I'm wondering how I can remove the first and last character of a string in Rust.



"Hello World"


"ello Worl"

  • What have you tried so far?
    – Alex
    Jan 31, 2021 at 6:45
  • 2
    I got it, after trying, I'll post an answer
    – Henry
    Jan 31, 2021 at 6:48

4 Answers 4


You can use the .chars() iterator and ignore the first and last characters:

fn rem_first_and_last(value: &str) -> &str {
    let mut chars = value.chars();

It returns an empty string for zero- or one-sized strings and it will handle multi-byte unicode characters correctly. See it working on the playground.

  • This is my favourite answer because it works with multi-byte characters and empty strings.
    – Henry
    Jan 31, 2021 at 8:07
  • 2
    As always when playing with unicode, it is worth remembering the difference between characters and grapheme clusters. For example, there are cases where this will remove an accent on the last glyph or change a compound emoji, rather than removing the whole cluster. So while this gives what the OP asks for, it may not actually be what they want. (More a warning for the OP, than a criticism of this answer - properly handling grapheme clusters is tricky and non-trivial) Feb 1, 2021 at 1:27
  • 2
    @MichaelAnderson Absolutely! I never know how in-depth to go with unicode handling. For more complicated glyphs and emojis, swapping .chars() to .graphemes(true) from the unicode segmentation crate may be necessary.
    – kmdreko
    Feb 1, 2021 at 2:55

I did this by using string slices.

fn main() {
    let string: &str = "Hello World";
    let first_last_off: &str = &string[1..string.len() - 1];
    println!("{}", first_last_off);

I took all the characters in the string until the end of the string - 1.

  • What happens if the string is empty? will the program crash? Jan 31, 2021 at 6:53
  • 1
    I could add an if statement: if string.is_empty() { "" }
    – Henry
    Jan 31, 2021 at 7:11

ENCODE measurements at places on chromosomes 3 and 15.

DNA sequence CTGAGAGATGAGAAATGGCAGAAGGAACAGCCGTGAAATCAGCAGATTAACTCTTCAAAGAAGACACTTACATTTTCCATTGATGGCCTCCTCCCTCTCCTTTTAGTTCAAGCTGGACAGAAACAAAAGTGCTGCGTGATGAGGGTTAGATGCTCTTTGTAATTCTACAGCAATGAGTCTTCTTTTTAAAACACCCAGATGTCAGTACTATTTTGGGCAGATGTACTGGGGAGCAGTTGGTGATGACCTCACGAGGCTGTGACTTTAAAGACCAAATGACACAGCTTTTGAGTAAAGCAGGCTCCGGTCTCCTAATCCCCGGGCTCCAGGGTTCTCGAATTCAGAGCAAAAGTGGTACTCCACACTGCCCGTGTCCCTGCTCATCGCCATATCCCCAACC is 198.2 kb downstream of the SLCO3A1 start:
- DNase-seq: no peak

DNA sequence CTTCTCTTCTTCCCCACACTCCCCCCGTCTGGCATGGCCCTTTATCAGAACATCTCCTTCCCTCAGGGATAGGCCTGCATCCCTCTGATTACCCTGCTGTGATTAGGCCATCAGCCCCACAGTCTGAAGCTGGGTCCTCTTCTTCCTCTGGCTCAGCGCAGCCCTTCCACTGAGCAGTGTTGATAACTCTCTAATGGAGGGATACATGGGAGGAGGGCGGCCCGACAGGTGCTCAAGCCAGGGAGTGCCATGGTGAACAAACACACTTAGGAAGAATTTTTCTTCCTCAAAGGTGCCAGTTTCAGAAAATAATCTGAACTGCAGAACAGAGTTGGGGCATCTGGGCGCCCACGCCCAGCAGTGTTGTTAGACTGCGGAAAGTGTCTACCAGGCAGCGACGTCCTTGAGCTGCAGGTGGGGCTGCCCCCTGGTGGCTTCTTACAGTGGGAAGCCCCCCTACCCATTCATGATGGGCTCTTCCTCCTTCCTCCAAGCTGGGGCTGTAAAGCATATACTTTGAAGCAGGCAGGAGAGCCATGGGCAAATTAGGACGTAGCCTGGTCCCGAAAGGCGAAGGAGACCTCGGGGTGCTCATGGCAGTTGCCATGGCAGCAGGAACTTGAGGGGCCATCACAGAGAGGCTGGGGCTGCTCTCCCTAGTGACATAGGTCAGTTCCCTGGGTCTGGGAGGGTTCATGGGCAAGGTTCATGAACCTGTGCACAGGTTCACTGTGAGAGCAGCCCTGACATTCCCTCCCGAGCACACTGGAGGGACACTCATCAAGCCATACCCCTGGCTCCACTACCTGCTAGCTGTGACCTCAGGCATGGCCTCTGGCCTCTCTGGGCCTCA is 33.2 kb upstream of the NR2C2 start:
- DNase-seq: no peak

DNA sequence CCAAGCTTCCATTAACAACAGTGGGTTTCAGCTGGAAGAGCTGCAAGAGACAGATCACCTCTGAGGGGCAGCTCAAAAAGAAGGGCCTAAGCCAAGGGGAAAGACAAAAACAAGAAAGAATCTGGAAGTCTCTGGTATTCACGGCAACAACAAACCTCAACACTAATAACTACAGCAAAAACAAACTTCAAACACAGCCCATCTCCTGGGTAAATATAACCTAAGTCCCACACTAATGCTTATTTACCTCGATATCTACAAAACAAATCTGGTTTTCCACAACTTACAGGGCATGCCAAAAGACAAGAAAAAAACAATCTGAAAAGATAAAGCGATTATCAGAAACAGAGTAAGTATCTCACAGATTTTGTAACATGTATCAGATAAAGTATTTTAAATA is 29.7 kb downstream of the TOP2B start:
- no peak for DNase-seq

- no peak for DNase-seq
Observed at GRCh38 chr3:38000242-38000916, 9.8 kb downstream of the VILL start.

• I think this would also work &string[1..];
    – gberth
    Oct 14, 2021 at 13:28
  • 3
    Warning: this code will only work for ASCII characters, where 1 char = 1 byte. If your string starts/ends with a UTF-8 character represented by 2 or more bytes, the code will panic.
    – at54321
    Jan 3 at 20:18

…or the trivial solution
also works with Unicode characters:

let mut s = "Hello World".to_string();
s.pop();      // remove last
s.remove(0);  // remove first
  • Worth noting that remove is an O(n) operation. May 30 at 10:32
  • @Sarkar Correct – but it doesn't result in a memory allocation.
    – Kaplan
    Jun 6 at 19:17

You can also use split_at().

let msg = "Hello, world!";
let msg = msg.split_at(msg.len() - 1);
let msg = msg.0.split_at(1);
println!("{}", msg.1);

ello, world

split_at() returns the following: (&str, &str).

  • 1
    You can bind to a tuple to discard the unused part: let (msg, _) = msg.split_at(msg.len() - 1); let (_, msg) = msg.split_at(1) But since this will panic for non-ASCII characters, I would more likely use kmdreko's answer in most cases.
    – trent
    Jan 31, 2021 at 12:46
  • I replaced hello with "Jeg æder blåbærsyltetøj!" (I'm eating blueberryjam in Danish). and it gave "eg æder blåbærsyltetøj".
    – kometen
    Jan 31, 2021 at 13:34
  • 2
    J and ! are ASCII characters. Try Я ем черничное варенье or 블루 베리 잼 먹고 있어요 and you'll see what I mean.
    – trent
    Jan 31, 2021 at 13:38
  • I see. I thought you meant it was counting an UTF-8-character incorrectly and this could lead to a panick.
    – kometen
    Jan 31, 2021 at 13:43

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